London: In a landmark agreement, the British Library and Google on Monday announced a deal to make available one of the world’s biggest collections of historic books, pamphlets and periodicals online.
The agreement includes texts dating back to the eighteenth century and allows readers to view, search and copy the out-of-copyright works at no charge.
Google will also make the books available on its site.
The partnership between the British Library and the internet giant will help digitise 250,000 out-of-copyright books from the library’s collections, reflecting the library’s commitment to increase access to anyone who wants to do research, a British Library release said.
Selected by the British Library and digitised by Google, both organisations will work in partnership over the coming years to deliver this content free through Google Books (http://books.google.co.uk) and the British Library’s website (www.bl.uk).
Google will cover all digitisation costs.
This project will digitise a huge range of printed books, pamphlets and periodicals dated 1700 to 1870, the period that saw the French and Industrial Revolutions, The Battle of Trafalgar and the Crimean War, the invention of rail travel and of the telegraph, the beginning of UK income tax, and the end of slavery, the release added.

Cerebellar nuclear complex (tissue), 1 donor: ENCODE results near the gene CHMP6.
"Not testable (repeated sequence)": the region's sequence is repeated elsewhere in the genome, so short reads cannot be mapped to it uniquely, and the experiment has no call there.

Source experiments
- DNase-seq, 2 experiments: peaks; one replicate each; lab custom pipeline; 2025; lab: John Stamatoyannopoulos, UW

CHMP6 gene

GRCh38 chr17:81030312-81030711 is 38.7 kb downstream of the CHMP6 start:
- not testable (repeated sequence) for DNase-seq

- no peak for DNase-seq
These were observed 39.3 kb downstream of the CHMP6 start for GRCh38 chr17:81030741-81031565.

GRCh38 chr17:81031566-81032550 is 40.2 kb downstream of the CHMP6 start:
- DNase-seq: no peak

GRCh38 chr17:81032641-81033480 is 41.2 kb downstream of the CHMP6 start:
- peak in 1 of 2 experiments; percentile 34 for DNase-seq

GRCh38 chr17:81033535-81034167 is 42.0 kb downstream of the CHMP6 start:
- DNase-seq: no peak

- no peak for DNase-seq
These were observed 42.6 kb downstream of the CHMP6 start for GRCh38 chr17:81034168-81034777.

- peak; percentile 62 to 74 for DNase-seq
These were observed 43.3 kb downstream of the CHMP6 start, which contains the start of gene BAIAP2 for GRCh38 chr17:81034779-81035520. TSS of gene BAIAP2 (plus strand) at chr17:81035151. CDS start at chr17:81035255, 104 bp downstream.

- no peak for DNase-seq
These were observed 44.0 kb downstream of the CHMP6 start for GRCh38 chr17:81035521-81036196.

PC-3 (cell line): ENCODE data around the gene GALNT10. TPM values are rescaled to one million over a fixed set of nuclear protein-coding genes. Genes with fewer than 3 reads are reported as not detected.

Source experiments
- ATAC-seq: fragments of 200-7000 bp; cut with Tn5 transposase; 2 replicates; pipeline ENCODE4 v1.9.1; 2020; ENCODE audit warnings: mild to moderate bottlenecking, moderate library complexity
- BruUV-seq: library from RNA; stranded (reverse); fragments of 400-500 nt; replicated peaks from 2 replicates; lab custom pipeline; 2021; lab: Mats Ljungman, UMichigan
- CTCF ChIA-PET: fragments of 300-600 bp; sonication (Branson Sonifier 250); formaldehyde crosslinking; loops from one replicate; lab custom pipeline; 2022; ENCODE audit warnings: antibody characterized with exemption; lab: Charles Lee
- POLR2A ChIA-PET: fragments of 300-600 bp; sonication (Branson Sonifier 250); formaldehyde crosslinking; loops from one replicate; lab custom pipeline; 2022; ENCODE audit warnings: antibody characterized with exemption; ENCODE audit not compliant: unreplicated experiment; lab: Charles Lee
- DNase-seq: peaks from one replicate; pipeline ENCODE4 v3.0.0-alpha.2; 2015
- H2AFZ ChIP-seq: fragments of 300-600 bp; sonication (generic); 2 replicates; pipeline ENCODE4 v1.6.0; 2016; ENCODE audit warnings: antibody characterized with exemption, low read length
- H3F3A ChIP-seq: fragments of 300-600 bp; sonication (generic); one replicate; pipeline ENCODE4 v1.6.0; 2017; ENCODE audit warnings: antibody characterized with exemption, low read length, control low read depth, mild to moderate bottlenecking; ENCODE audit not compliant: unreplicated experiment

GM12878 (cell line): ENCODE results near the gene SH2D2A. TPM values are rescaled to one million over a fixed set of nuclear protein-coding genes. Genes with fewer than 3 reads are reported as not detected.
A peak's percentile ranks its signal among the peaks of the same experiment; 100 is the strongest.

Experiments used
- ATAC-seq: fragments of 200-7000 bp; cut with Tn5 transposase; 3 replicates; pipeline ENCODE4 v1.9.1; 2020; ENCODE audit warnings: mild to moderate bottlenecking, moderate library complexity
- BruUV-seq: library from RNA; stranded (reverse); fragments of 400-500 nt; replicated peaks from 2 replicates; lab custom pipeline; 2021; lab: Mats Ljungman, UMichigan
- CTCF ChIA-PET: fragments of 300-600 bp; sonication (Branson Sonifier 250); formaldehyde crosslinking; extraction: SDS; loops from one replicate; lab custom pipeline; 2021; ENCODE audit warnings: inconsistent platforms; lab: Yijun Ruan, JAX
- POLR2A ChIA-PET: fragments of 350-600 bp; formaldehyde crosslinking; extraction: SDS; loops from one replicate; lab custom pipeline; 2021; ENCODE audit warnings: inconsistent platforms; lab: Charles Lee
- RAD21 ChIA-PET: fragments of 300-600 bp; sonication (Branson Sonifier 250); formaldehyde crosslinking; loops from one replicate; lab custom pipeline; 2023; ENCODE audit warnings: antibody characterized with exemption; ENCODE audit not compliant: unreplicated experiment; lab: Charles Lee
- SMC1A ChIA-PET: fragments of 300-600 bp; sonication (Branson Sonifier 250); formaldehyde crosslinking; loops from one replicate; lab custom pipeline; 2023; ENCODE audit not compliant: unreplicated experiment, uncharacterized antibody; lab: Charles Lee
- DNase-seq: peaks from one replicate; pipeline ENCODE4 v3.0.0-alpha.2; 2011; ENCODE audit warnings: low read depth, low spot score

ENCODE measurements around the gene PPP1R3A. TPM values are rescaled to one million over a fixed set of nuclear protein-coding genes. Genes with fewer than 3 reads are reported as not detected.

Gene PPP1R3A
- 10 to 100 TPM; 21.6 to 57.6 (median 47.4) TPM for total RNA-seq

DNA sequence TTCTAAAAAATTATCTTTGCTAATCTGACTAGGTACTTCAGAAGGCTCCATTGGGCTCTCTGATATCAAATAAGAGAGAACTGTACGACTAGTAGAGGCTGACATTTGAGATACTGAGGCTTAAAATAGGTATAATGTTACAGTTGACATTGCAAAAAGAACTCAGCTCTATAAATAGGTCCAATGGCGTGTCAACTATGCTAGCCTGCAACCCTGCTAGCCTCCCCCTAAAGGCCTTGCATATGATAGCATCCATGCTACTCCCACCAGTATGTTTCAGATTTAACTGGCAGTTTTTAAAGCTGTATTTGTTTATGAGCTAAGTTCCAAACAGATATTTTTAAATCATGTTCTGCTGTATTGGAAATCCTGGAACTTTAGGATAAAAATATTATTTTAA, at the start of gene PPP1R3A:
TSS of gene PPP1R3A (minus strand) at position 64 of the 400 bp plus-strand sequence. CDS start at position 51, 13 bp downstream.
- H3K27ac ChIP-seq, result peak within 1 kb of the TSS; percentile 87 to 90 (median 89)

It will also include material in a variety of major European languages, and will focus on books that are not yet freely available in digital form online.
The first works to be digitised will range from feminist pamphlets about Queen Marie-Antoinette (1791), to the invention of the first combustion engine-driven submarine (1858), and an account of a stuffed Hippopotamus owned by the Prince of Orange (1775).
Once digitised, these unique items will be available for full text search, download and reading through Google Books, as well as being searchable through the Library’s website and stored in perpetuity within the Library’s digital archive.